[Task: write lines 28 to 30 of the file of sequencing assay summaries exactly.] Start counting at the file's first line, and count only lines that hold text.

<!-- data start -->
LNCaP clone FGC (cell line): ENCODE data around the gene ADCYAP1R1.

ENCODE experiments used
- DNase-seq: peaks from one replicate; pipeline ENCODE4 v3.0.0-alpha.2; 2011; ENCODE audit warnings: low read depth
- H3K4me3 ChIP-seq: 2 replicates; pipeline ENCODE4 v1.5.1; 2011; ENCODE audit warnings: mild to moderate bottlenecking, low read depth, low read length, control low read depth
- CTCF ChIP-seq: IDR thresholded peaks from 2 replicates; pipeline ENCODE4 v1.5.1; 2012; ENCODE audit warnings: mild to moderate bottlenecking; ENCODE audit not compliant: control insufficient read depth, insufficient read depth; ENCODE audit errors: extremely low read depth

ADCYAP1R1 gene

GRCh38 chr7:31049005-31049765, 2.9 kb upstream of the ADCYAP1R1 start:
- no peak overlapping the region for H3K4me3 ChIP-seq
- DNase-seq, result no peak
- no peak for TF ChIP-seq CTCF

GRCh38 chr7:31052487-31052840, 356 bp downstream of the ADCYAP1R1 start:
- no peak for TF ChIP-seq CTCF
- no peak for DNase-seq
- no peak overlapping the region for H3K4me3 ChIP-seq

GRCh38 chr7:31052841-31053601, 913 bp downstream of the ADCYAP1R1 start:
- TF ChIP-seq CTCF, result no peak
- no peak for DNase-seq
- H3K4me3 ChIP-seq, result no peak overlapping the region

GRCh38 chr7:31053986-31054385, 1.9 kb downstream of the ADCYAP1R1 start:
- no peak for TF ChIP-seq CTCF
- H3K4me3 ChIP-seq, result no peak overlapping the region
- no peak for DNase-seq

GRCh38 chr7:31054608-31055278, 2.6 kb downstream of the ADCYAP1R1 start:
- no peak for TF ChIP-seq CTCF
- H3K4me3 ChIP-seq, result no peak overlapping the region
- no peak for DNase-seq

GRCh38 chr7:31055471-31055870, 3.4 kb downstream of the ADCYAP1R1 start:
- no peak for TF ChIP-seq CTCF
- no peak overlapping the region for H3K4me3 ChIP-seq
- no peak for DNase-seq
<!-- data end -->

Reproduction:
- no peak for TF ChIP-seq CTCF
- no peak overlapping the region for H3K4me3 ChIP-seq
- no peak for DNase-seq